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Assad Forces Bomb Hospitals Near Damascus, over 100 Civilians Killed

Civilians flee the rebel-held Syrian town of Saqba, in the besieged Eastern Ghouta region outside Damascus, after a reported Assad regime air strike
AFP/ABDULMONAM EASSA

Syrian dictator Bashar Assad’s reportedly launched a bombing campaign that deliberately targeted seven hospitals and killed over a hundred people, including at least 20 children, outside of Damascus on Monday and Tuesday.

“We are standing before the massacre of the 21st century. If the massacre of the 1990s was Srebrenica, and the massacres of the 1980s were Halabja and Sabra and Shatila, then eastern Ghouta is the massacre of this century right now,” said a doctor in the Eastern Ghouta suburb of Damascus quoted by the UK Guardian.

The doctor went on to describe saving a child who was suffocating from all of the bombing debris he had inhaled, saying, “A wounded child breathing with lungs of sand. You get a child, a year old, that they saved from the rubble and is breathing sand, and you don’t know who he is.“

“All these humanitarian and rights organizations, all that is nonsense. So is terrorism. What is a greater terrorism than killing civilians with all sorts of weapons? Is this a war? It’s not a war. It’s called a massacre,” the doctor argued.

On Tuesday, UNICEF issued a blank statement on Assad’s campaign in Eastern Ghouta—a statement that consisted of ten empty lines surrounded by quotation marks.

“No words will do justice to the children killed, their mothers, their fathers and their loved ones,” the U.N. children’s fund explained. “UNICEF is issuing this blank statement. We no longer have the words to describe children’s suffering and our outrage. Do those inflicting the suffering still have words to justify their barbaric acts?”

“I am deeply alarmed by the extreme escalation in hostilities in east Ghouta,” U.N. humanitarian coordinator Panos Moumtzis said in a statement on Tuesday.

“The humanitarian situation of civilians in east Ghouta is spiraling out of control,” Moumtzis warned. “We continue to call for unconditional, unimpeded and sustained access to close to 3 million people in besieged and hard-to-reach locations across Syria, including east Ghouta, and urge all parties to the conflict to strictly adhere to their obligations under international humanitarian law to take all feasible measures to protect civilians from harm.”

According to the London-based Syrian Observatory for Human Rights, Monday was the deadliest day for Eastern Ghouta in three years, as the neighborhood was subjected to artillery shelling, airstrikes, and Assad’s famously indiscriminate “barrel bombs.” The estimate of deaths over the past three months now exceeds 700.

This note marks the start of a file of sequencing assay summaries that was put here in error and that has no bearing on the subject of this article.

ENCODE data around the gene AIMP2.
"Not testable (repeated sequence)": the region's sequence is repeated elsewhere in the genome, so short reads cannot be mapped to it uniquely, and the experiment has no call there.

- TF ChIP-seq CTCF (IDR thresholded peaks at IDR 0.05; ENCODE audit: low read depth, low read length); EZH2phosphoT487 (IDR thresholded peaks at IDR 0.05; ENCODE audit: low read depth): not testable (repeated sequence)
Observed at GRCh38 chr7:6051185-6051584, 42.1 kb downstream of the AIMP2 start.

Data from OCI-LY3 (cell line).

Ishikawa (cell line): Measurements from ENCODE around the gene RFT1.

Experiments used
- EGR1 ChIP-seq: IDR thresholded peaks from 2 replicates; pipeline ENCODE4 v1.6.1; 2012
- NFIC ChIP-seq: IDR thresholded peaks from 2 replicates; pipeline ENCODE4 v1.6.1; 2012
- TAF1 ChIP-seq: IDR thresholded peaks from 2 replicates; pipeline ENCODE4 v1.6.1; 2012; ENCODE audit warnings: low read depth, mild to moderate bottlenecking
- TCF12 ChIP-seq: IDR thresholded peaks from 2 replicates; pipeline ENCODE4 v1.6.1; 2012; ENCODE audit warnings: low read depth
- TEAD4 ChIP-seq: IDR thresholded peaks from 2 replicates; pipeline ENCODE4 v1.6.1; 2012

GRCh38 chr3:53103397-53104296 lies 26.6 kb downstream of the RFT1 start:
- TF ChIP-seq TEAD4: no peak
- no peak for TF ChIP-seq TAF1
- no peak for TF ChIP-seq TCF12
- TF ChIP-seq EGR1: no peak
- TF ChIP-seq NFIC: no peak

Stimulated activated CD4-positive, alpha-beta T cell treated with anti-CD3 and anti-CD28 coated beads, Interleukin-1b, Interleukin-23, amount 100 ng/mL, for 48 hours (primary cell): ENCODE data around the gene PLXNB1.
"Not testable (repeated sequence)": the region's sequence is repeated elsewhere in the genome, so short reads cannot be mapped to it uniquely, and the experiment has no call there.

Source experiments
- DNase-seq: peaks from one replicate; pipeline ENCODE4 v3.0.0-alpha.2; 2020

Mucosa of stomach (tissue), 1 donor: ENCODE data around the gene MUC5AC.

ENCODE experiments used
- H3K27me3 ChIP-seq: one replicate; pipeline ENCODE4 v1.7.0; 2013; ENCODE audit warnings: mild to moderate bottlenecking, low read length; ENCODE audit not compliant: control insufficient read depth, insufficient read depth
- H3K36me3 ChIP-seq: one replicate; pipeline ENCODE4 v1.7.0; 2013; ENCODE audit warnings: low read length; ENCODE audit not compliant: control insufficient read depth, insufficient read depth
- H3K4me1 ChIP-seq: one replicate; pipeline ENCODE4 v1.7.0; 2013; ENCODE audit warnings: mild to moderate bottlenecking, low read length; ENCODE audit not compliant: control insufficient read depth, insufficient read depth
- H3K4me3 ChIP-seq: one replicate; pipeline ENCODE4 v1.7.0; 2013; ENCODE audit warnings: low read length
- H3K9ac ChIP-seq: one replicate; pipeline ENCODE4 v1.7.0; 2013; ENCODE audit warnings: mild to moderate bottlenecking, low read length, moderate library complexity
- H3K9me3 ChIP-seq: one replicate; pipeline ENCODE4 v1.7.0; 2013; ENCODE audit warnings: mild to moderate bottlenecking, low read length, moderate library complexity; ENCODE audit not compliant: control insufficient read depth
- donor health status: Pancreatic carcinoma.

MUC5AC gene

The UK Daily Mail published photographs of dead children wrapped in bloody sheets and piled up in a makeshift morgue. Video footage taken after the attacks shows paramedics and civilians frantically digging through the debris after nightfall on Monday in search of survivors.

As the Daily Mail observes, there most definitely are armed rebels mixed in with the civilian population, and they retaliated for the government attacks by shelling Damascus on Tuesday. Syrian state media reported one death and six injuries from the rebel strikes. As one Damascus resident put it, “Shells are falling like rain.”

NBC News reports that many of the estimated 400,000 people living in Eastern Ghouta have moved underground to find safety from the airstrikes and artillery barrages. This may provide a measure of shelter from the bombs, but it leaves the civilians unable to access supplies or medical resources.

One survivor quoted by NBC News claimed that Russian aircraft are participating in the bombing campaign along with Syrian government planes and helicopters.

Hundreds of injured civilians, including women and children, have poured into what medical facilities are still available. AFP reports a heartbreaking exchange between a grieving father and paramedics:

Farah was killed in the town of Masraba and her body brought to Douma by paramedics, who have been completely overwhelmed since the regime intensified its strikes two weeks ago.

“I have five other children I know nothing about, all five of them and their mother,” he sobbed, resting his hand on the black shroud his daughter was wrapped in.

“Is there a fridge to put her in?”, he asked.

A volunteer for the civil defense, an organization known as the White Helmets, awkwardly looked for something to tell the bereaved father and eventually said, “May God reward you.”

Many observers believe the Assad regime is preparing for a major ground offensive to eliminate the rebel presence in Eastern Ghouta. The Syrian opposition claims it has been negotiating with the Russians to de-escalate the situation, but instead, things are getting “more complicated and more catastrophic without any response until this moment from the international community,” as one representative put it.

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